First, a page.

52 Bowled Over - A woman who used to be Jaymie's childhood friend before turning against her with no apparent reason is killed at the 4th of July picnic... With Jaymie's depression glass bowl.
                    53 Freezer I'll Shoot - This one takes place on Heartbreak Island at her families cottage. This one is a bit more complex and dark but still easily cozy in my book. I got pretty annoyed with Jaymie in this one. She's having trouble with a snotty mom if the man she's dating and the mom in me really wanted to tell her how to handle it. Lol
                    54 No Mallets Intended - This one is set around the restoration of Dumpe Manor by the Historical Society. I would LOVE to be a part of such things so I enjoyed this on that level too. They are preparing the manor for "Dickens Days" which would be exactly my jam! But of course a murderer tried to mess things up for everyone.
                    55 White Colander Crime - This one takes place at the Dickens Days Festival and Jaymie finds the beautiful young victim alive but barely. This one gets considerably darker and less cozy than the others.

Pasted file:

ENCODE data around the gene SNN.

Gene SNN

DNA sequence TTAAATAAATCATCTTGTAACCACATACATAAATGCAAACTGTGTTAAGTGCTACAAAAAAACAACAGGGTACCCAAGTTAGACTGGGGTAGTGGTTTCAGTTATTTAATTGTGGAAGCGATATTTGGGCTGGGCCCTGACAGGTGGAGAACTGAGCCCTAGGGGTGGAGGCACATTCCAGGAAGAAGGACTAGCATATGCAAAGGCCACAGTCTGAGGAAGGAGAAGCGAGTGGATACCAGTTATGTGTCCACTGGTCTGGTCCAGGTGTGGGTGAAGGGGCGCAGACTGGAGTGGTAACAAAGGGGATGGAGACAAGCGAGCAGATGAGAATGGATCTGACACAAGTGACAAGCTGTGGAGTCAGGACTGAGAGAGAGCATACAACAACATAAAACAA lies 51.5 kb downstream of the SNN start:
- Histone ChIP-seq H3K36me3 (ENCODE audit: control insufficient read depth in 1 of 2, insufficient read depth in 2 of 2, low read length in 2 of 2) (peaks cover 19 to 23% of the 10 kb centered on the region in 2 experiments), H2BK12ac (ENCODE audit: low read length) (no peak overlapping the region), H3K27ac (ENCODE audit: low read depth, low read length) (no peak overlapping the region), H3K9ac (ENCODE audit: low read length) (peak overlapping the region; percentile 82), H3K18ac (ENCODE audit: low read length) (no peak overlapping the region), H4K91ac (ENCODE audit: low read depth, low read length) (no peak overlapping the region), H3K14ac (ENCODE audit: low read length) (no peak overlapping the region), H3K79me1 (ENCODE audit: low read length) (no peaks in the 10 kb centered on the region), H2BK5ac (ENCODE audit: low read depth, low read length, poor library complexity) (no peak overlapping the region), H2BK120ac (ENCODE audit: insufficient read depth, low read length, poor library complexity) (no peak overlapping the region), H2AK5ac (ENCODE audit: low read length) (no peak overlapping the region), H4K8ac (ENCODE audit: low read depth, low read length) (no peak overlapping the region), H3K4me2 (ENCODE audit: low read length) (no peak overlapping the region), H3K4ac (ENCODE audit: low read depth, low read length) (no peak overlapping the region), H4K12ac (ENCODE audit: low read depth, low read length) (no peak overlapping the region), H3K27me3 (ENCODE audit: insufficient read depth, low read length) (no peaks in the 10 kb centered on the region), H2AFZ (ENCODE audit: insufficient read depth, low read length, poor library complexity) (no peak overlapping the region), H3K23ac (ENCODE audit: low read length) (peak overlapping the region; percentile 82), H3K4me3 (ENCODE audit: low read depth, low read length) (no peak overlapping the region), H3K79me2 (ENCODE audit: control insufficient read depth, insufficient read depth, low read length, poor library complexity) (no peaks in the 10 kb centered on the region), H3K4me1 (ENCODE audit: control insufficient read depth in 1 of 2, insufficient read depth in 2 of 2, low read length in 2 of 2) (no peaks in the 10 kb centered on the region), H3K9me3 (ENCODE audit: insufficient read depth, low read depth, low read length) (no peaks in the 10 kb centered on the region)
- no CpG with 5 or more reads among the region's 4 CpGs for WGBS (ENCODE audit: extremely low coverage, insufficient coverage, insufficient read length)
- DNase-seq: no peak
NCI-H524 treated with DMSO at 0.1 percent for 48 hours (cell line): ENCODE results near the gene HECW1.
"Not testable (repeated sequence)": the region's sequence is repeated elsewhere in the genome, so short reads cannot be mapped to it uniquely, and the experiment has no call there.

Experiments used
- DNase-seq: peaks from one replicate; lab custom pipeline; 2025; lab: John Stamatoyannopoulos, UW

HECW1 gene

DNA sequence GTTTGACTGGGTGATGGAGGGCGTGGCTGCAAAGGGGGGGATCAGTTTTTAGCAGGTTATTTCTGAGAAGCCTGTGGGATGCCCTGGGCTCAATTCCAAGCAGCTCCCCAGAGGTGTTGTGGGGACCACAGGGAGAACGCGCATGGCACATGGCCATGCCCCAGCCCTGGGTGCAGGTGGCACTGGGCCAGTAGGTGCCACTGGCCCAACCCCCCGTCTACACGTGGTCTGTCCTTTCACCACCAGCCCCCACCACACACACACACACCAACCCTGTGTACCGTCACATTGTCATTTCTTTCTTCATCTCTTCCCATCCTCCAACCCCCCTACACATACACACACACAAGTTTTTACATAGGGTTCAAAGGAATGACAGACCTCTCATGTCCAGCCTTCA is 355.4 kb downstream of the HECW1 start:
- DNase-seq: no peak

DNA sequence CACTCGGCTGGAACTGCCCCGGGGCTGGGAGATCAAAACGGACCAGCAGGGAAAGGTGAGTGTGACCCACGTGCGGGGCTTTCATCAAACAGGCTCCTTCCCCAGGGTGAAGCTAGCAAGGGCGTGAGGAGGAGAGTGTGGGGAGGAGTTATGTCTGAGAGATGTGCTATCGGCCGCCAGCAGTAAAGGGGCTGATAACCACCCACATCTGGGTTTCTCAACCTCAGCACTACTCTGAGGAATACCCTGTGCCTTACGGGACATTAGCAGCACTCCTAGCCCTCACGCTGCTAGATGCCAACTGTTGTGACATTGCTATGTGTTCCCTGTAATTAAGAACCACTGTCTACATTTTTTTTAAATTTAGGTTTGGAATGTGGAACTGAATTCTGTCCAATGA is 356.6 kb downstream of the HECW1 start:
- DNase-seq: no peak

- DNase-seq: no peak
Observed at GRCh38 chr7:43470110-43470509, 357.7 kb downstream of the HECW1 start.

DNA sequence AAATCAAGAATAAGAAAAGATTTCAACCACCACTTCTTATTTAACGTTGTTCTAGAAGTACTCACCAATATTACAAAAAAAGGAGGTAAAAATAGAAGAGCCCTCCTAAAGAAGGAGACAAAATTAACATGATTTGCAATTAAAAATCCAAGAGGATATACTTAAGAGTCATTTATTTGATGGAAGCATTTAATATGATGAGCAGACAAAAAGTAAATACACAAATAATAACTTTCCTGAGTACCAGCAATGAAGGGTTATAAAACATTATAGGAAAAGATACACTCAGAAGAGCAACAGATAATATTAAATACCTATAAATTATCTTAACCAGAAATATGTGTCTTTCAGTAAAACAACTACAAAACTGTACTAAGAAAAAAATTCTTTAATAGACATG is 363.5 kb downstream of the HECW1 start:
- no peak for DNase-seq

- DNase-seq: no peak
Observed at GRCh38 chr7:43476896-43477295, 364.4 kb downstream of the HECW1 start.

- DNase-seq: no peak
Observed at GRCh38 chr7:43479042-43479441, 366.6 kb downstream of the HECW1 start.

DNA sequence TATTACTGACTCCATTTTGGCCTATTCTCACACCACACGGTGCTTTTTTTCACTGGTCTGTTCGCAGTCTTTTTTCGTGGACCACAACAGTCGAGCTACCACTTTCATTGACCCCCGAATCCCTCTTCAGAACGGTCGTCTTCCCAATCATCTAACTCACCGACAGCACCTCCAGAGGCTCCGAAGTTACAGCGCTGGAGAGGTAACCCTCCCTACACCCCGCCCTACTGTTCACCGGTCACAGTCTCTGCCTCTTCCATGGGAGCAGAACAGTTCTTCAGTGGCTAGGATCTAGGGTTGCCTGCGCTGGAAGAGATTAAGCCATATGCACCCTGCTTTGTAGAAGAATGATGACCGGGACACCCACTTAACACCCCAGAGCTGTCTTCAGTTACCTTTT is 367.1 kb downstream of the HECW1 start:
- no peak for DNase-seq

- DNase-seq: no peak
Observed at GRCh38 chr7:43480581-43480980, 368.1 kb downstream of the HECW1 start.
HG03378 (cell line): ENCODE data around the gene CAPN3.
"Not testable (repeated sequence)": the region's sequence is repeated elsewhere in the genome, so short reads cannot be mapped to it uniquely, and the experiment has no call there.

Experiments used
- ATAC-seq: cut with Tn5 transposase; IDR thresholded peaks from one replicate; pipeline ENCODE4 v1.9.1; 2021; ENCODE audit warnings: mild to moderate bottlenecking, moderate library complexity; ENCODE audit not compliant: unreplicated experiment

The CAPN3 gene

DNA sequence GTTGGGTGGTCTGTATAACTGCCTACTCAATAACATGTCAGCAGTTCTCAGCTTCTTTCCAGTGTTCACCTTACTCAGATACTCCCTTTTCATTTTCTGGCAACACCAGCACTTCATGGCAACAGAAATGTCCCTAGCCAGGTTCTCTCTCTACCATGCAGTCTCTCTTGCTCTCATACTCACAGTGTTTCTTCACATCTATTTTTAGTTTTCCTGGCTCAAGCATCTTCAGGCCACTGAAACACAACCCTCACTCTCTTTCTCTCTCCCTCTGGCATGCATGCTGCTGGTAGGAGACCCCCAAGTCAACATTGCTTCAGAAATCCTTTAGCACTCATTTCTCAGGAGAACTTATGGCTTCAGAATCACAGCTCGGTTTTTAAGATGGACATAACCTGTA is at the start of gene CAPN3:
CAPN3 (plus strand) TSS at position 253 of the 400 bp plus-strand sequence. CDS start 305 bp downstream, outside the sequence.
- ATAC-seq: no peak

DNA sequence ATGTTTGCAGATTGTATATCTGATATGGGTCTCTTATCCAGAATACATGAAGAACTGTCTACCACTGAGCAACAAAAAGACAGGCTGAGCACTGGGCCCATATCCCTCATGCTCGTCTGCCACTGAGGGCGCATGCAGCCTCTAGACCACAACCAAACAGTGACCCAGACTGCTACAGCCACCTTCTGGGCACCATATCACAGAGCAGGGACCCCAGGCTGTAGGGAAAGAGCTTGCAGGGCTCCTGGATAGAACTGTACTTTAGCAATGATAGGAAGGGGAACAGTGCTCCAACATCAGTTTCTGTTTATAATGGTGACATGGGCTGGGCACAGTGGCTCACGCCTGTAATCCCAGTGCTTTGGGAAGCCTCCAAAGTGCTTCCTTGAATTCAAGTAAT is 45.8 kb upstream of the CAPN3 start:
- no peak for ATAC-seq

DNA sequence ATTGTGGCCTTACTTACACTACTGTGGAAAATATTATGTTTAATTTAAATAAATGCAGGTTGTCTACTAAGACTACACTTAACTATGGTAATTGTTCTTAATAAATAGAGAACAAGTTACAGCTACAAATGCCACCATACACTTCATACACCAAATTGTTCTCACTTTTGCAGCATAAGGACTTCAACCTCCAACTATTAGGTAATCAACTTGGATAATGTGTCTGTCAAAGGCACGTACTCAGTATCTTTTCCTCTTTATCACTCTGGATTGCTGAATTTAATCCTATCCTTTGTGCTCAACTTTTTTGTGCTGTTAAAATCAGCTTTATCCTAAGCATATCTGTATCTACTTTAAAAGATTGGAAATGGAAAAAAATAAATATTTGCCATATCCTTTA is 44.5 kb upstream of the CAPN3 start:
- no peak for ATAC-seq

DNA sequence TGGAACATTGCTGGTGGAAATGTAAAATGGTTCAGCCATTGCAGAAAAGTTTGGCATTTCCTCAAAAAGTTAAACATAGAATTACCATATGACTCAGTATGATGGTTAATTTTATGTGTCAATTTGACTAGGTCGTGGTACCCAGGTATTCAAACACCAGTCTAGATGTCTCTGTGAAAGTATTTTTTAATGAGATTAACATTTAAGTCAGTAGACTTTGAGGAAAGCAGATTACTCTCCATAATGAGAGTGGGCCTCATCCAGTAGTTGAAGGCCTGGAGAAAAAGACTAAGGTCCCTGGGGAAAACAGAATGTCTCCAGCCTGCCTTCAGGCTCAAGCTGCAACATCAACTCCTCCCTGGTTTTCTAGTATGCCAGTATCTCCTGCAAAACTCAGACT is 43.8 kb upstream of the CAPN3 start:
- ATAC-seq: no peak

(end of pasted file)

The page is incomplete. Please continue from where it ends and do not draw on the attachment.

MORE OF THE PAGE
Natalie from Oklahoma

                    Jer 9:11-13
                    "For I know the plans I have for you," declares the LORD, "plans to prosper you and not to harm you, plans to give you hope and a future."

                    Stashbuster MAL 2020 YTD +73 WTD +12

                    Comment


                      26 - Lessons on Love - historical romance novellas, four of them, with schoolteachers for heroines. Enjoyable read.
                      Spinner of Yarns
                      Author and Fiber Artist
                      Subscribe to my monthly newsletter: https://www.subscribepage.com/PeggThomas

                      Comment